One of Santa's helpers shed tears of joy after regaining his hearing when he received a cochlear implant that changed his life following nearly a decade of struggling to hear not only his loved ones — but the Christmas requests of children in a role he has enjoyed for 40 years.
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Mark Woodmansee, 57, started playing Santa when he was just 16 years old, when he begrudgingly filled in for his father who was unable to serve his standard role as the jolly old elf at a Christmas gathering. The experience left Woodmansee hooked, and the now-grandfather has continued his work as "Santa" ever since.
Shortly after the Utah family man began dating his wife, Nena, a few decades ago, she asked if he had trouble hearing, the Daily Mail reported. Woodmansee brushed off the possibility at first, but then noticed he truly struggled to hear when he was at work at his full time job, and agreed to get hearing aids.
"I had them about two or three months, and they didn't work very well," Woodmansee told The Mail. "I thought, these are garbage, there's no sweet spot on them."
By the time Woodmansee returned to the doctor five years later, his hearing had deteriorated to the point that his left ear was completely deaf, and his right ear could only pick up roughly six percent of the words spoken to him.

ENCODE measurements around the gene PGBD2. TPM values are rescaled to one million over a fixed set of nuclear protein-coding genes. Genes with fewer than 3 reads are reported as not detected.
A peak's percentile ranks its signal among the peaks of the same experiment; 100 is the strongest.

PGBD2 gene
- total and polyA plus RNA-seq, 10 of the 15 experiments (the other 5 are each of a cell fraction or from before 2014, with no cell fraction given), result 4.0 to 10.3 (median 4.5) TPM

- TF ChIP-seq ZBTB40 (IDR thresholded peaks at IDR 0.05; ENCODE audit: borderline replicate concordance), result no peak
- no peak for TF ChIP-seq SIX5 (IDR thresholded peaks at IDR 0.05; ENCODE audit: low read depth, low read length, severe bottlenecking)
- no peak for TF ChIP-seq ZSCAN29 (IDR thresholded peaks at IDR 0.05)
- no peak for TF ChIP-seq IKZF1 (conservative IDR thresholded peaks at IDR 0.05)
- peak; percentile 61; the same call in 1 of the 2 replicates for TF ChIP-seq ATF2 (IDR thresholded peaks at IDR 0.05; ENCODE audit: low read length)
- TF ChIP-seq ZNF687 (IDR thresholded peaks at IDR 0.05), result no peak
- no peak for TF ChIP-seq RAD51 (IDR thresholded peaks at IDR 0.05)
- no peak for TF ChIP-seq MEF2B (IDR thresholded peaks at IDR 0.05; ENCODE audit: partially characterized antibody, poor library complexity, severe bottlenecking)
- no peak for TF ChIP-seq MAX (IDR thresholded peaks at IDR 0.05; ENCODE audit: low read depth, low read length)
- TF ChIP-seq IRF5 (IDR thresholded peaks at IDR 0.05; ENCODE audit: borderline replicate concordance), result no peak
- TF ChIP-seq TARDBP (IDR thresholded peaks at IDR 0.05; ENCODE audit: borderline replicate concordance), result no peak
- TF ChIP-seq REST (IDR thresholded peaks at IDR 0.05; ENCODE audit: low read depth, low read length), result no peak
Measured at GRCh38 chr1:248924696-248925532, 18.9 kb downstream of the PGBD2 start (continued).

As far as playing Santa during that time, he recalled, "I would desperately try to read [children's] lips and a lot of times I wouldn't promise anything and just tell them to keep being good."
Woodmansee decided to have a cochlear device implanted in 2016, after finally determining that he had to "do something." When the doctor switched it on for a test, Woodmansee described the moment as "very emotional." It was captured on video.
Man who plays Santa gets life-changing cochlear implant www.youtube.com
Since the implant, Woodmansee has been able to clearly hear the requests of children again, which were previously just a mumble to him.
But the timing of him regaining his hearing also meant he felt fully present during a heartbreaking personal time that changed his family forever.
Soon after the surgery, Woodmansee's son-in-law, Allah, was diagnosed with leukemia. The cancer eventually took Allah's life, but Woodmansee is grateful that he had regained his sense of hearing at such a critical time.
"I was able to be in that fight with him the year I had of his life," Woodmansee recalled. "One of the last conversations I had with him, I was so grateful that I was able to understand the instructions that he was giving for taking care of my daughter, his wife."
"And to have that exchange, where I hear him tell me he loves me and he heard me tell him I love him...without [the implant], I really wouldn't have been in the fight."